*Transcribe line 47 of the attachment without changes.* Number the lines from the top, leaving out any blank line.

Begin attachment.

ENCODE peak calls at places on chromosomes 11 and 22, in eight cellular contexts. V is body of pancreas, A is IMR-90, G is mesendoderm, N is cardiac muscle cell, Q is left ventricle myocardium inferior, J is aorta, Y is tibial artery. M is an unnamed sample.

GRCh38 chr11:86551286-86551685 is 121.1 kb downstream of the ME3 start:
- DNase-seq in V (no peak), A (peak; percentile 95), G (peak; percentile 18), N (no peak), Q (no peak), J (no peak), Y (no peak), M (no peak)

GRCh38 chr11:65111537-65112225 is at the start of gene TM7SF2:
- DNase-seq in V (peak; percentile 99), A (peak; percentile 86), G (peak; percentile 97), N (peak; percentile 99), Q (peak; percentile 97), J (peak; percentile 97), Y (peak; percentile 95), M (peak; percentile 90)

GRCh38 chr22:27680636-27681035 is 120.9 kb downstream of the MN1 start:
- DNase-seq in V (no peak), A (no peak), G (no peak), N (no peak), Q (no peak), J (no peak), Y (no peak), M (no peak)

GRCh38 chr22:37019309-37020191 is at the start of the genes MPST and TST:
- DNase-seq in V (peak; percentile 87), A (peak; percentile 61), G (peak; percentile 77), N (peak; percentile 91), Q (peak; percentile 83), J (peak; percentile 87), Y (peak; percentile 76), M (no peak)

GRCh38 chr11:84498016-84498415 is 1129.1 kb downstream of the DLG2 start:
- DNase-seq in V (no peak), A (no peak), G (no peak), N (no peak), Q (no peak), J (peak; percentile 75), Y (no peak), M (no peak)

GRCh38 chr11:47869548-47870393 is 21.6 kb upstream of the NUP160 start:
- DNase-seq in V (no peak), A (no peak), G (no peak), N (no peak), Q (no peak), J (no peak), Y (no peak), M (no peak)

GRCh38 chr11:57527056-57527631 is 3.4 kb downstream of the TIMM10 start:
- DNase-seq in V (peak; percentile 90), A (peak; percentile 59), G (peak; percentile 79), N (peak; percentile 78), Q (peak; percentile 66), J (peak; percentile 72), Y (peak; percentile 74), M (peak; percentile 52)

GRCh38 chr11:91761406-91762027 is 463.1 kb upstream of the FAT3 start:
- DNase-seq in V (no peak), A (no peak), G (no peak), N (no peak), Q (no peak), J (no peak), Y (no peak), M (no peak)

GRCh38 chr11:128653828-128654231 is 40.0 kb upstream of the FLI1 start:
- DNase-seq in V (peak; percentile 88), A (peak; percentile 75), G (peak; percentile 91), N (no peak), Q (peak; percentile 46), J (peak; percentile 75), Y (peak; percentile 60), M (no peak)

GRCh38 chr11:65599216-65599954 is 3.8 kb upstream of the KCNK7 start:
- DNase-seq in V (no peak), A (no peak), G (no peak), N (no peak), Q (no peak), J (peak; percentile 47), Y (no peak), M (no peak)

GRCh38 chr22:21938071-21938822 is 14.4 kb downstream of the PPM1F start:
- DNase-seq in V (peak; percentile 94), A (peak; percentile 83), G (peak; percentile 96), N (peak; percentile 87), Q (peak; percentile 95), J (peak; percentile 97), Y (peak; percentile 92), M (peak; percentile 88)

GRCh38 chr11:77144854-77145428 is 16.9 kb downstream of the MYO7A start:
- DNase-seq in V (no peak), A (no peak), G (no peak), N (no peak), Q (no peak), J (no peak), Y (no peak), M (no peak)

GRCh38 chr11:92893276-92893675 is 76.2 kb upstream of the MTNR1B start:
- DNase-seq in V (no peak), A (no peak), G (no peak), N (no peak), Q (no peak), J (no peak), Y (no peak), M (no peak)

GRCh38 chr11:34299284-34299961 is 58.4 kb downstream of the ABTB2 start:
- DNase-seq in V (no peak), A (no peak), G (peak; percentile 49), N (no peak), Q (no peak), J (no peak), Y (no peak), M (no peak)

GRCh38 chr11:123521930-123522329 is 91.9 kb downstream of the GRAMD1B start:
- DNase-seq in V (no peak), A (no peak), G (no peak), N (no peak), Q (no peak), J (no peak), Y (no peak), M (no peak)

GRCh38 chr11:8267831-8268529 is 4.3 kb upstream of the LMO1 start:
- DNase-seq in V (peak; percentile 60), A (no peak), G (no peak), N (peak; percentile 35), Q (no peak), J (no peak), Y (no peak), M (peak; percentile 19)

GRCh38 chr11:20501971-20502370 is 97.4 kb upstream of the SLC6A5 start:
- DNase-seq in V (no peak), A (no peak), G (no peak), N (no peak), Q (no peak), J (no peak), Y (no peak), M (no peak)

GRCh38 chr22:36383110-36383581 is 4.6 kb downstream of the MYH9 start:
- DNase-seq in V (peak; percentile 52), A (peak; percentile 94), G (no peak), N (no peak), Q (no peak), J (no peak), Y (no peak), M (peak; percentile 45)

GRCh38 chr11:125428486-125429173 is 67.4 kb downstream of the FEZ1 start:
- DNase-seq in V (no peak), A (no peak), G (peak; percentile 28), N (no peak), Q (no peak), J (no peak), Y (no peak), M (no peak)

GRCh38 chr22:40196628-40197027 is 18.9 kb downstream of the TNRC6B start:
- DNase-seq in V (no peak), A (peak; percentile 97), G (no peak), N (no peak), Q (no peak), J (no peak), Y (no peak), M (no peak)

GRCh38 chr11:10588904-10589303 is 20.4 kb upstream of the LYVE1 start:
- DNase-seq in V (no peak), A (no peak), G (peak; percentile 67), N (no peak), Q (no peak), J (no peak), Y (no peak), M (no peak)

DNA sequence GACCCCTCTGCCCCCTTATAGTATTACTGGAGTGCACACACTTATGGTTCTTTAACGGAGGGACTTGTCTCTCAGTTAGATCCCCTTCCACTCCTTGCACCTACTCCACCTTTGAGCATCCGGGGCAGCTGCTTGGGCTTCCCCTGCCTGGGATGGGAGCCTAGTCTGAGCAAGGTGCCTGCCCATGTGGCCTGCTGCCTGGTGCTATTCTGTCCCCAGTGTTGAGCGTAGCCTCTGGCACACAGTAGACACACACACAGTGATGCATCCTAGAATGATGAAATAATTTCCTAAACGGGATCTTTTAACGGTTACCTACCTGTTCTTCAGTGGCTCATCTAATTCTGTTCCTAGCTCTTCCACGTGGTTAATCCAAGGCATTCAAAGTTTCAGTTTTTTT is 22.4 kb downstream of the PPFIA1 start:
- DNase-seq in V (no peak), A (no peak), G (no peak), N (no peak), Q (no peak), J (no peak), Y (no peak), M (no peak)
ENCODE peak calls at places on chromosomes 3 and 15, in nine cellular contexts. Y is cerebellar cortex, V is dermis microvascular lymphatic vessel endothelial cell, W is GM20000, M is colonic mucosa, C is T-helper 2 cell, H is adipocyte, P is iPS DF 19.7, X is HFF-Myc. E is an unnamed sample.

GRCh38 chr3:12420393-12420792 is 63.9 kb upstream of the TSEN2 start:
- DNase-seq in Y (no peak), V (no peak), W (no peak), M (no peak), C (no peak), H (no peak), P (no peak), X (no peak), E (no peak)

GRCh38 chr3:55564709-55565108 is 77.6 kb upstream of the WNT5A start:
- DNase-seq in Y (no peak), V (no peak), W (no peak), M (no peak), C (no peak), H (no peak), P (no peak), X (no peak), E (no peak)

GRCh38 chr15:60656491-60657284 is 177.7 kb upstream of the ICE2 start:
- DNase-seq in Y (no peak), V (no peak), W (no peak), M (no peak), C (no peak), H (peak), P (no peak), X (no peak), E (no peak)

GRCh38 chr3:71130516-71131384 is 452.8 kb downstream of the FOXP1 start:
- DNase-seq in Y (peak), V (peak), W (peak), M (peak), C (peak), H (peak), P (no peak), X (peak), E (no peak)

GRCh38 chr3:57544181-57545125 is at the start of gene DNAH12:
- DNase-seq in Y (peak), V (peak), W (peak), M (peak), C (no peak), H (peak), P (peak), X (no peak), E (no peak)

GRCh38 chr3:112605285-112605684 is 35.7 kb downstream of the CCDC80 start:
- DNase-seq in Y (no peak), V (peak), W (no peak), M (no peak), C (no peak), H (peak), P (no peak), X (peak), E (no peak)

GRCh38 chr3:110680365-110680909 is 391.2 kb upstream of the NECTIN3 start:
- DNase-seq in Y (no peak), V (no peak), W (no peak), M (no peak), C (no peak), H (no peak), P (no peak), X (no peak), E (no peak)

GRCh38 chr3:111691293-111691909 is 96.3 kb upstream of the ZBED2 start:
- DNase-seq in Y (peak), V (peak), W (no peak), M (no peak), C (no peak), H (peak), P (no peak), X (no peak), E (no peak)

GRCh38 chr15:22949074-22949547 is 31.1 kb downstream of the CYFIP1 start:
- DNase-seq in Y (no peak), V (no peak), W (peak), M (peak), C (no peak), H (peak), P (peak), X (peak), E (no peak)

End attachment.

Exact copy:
GRCh38 chr3:12420393-12420792 is 63.9 kb upstream of the TSEN2 start: